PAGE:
The wild flowers have been lovely, but they are all gone now. It’s almost autumn and the cherry trees in the Chekov orchard are loosing their leaves. They are the first to fruit and the first to go dormant. We are experiencing a late summer scorching week of high temperatures in the mid 30’s and have had to be out early and late to water the garden. Overall, this summer has been exceptional, although it has been hot, it has also rained a lot and even at this late stage , with all this heat now, we still have green grass outside our window. We are usually looking out at dry, dusty gravel at this stage of the summer.
I have delivered the latest kiln to my customer and all went so very smoothly. Just as it should, as we do a planning to get it all just right, but regular readers of this blog will know that the best laid plans can suddenly go terribly wrong at the drop of a hat when a third party lets you down after promising faithfully to turn up on time. This is never the case with Dave, my local crane truck driver. He is amazingly punctual and careful with my jobs. It’s a pleasure to work with someone so professional and creatively competent at moving heavy objects.
Warren and I have already started the next job and got it well under way. As I am ahead of schedule with my orders, I have been able to spend time in the pottery making some more of my porcelain. Iron stained yellow, pale ochre grey and creamy grey/white bodies.
We have also now completed 5 firings in our little new experimental, portable wood fired kiln. It gets better every time we fire it. That is to say we are getting better at understanding it and how it works. I’m also finding out all it’s weak points. All the things that I didn’t expect or imagine might happen have shown them selves and come to pass, so each time we fire, we find a new problem that needs a better solution. I solve each one as it appears and then onto the next. I think that I have it all solved, then something else appears. I’m constantly thinking this next firing will see it all solved and then I can start to produce them. Always the optimist:)
Cast iron doesn’t work in this kiln. OK for raku, but not here.
We have tried experiments with different types of fire bars over time and worked out that in this kiln, we can’t use ceramic fire-bars, or mild steel fire-bars, or cast iron bars, but custom welded stainless steel fire bars are the go for this little beauty when fired in reduction. The other fire bars that we have tried have worked well in other kilns at different times, but for this one, it’s going to have to be custom made stainless steel. They have proved to also have their issues, but I have worked thorough these and I now have a workable solution. I just need to try one more variation on the way we use the flue!
I am so confident about this little kiln now, that I am starting to draw up a plan for a larger version. Increasing the kiln shelf area from 300mm. x 455mm. (12’ x 18”) to a kiln shelf of 455mm x 455mm. Sq. (18” x 18”)!
For the last few weeks, the hazelnuts have started to ripen and fall, we dry them in the sun in the kitchen window sill for a week and then they are ready to eat. Unlike our almonds, that always seem to need oven drying and slightly roasting to get the best out of them. The filberts are good to go, straight out of their shell after drying. This is our first good crop from them. We planted 2 year old grafted seedlings about 3 and 4 years ago, so the oldest ones are just starting to come to fruiting now. The first year, all the shells were empty. Last year we only got a few hands-full of nuts and half were hollow, but this year, they seem to have reached maturity, with most casings containing a nut — and they are lovely, crunchy and sweet. We have a few with a piece of nice cheese after dinner.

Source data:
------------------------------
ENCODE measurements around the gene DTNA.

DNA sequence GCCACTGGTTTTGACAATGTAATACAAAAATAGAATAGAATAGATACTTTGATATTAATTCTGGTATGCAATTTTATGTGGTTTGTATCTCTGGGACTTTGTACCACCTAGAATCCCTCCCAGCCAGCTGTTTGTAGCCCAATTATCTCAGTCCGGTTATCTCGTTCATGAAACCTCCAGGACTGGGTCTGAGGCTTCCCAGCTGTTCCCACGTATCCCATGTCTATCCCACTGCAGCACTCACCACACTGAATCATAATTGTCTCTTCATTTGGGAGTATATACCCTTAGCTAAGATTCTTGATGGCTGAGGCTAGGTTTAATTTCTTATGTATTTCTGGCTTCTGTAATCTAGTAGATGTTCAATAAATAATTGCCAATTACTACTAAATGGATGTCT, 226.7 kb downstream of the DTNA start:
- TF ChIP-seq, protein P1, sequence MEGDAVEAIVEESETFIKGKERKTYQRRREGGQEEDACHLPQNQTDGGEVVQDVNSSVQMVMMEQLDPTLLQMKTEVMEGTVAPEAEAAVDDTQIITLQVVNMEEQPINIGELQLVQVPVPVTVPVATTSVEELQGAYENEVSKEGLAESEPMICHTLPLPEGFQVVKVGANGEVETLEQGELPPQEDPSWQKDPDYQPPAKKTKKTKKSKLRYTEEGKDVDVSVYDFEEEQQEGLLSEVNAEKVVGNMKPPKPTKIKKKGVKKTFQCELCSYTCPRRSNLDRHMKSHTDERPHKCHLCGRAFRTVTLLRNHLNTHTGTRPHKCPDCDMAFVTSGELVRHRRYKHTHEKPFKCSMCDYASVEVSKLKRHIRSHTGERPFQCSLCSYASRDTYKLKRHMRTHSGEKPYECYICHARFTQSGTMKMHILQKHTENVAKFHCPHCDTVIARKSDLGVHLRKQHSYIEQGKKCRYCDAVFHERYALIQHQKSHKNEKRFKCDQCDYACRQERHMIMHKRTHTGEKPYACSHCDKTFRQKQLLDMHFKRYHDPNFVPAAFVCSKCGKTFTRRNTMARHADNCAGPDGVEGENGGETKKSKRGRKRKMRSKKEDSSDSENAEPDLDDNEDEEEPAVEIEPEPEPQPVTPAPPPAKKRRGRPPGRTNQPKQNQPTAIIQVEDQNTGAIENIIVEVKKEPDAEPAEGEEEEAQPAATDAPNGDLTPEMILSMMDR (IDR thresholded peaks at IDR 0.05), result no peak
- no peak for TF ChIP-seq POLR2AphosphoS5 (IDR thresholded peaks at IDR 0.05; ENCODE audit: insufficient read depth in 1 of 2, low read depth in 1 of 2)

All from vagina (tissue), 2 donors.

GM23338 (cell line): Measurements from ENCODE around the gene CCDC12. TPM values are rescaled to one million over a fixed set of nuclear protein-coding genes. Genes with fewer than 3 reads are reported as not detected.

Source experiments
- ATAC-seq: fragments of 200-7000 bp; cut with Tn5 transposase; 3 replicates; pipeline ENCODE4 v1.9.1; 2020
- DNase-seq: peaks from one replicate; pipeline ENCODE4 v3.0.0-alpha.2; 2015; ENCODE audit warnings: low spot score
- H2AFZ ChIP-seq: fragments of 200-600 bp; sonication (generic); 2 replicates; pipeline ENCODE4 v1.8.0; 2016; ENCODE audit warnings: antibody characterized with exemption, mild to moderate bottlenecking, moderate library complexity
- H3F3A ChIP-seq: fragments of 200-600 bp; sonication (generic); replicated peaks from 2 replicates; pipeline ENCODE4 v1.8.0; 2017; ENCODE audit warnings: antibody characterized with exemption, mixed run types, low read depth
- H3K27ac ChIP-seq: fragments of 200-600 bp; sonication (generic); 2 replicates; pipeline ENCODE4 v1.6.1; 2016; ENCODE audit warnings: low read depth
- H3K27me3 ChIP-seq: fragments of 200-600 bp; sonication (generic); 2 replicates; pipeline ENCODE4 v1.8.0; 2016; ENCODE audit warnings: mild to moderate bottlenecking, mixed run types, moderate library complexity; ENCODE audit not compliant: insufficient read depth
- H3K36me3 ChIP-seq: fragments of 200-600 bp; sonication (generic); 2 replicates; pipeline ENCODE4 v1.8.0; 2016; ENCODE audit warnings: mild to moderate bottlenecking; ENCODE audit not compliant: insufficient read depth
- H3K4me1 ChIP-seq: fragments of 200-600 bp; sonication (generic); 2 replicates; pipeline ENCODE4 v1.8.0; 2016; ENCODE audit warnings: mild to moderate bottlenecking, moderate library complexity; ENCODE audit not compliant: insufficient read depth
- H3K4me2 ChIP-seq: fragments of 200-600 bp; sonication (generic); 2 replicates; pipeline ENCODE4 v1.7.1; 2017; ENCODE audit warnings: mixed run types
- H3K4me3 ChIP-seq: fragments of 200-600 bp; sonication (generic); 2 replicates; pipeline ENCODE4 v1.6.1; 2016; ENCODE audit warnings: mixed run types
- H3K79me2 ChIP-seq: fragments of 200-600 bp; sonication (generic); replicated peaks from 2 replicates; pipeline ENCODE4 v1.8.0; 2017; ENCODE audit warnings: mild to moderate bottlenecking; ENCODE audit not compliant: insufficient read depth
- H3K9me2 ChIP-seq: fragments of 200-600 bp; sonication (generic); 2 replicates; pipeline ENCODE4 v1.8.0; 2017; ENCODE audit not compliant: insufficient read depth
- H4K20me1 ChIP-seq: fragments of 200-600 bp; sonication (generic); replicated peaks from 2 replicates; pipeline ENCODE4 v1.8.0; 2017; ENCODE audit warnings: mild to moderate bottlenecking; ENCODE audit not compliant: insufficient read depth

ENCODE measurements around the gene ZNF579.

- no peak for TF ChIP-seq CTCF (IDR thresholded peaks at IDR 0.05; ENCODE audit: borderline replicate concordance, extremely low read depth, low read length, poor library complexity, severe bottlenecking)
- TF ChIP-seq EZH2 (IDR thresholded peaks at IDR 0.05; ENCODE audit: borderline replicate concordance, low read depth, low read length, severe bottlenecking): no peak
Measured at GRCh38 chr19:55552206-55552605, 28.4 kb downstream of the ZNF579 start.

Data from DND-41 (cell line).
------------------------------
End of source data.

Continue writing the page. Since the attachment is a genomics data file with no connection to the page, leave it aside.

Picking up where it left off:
I’ve been in and out of the pottery pushing ahead with making pots for the next firing. We are technically still in fire ban season, so we can’t fire the big kiln easily at this time, as it takes 20 hours and is obvious to passers-by. But the little portable kiln is OK for a quick 3 1/2 hr. firing on the cooler days after some rain or a damp night of heavy dew. We can start early and finish before the day gets hot at mid day and after. It’s very convenient. We have settled into using just one wheel barrow of paddock falls, dry dead branches. I’ll have to try it with fresh split pine, old pallets and eucalypt heartwood in the future, but I can’t see any real problems there. Time will tell.
As the garden is thriving we have been eating fresh stuffed zucchini flowers. These are our 2nd planting of zucchinis. We are starting on our third planing of cucumbers, as the extremely hot days really frazzles them, and our 5th planting of raddishes etc. We are also enjoying capsicums stuffed with ricotta and our own dried tomatoes and herbs. We have started to dig the first 3 rows of the 2nd planting of potatoes. It looks to be a very prolific crop. We fill a box quickly. There are twenty rows to keep us well fed through the winter.
Regrettably, Janine and I went to the fish markets mid-week for a late sushi lunch on our way to an opening of a friends show at Watters Gallery later in the evening. I say regrettably, because I was struck down with food poisoning during the evening and had to leave early from the show, before my friend even turned up.
I’ve had to have 2 days off with the runs, and stomach cramps, unable to sleep through the first night without interruption. I am chastened and weakened, but starting to recover. An unwelcome surprise. I won’t be eating anything more from the sushi shop at the fish markets! Even now I’m still suffering a delicate stomach and slight head ache that makes it hard to concentrate. I have a load of work to do, but I’m not really up to achieving much just yet.
Best wishes from The Running Postman
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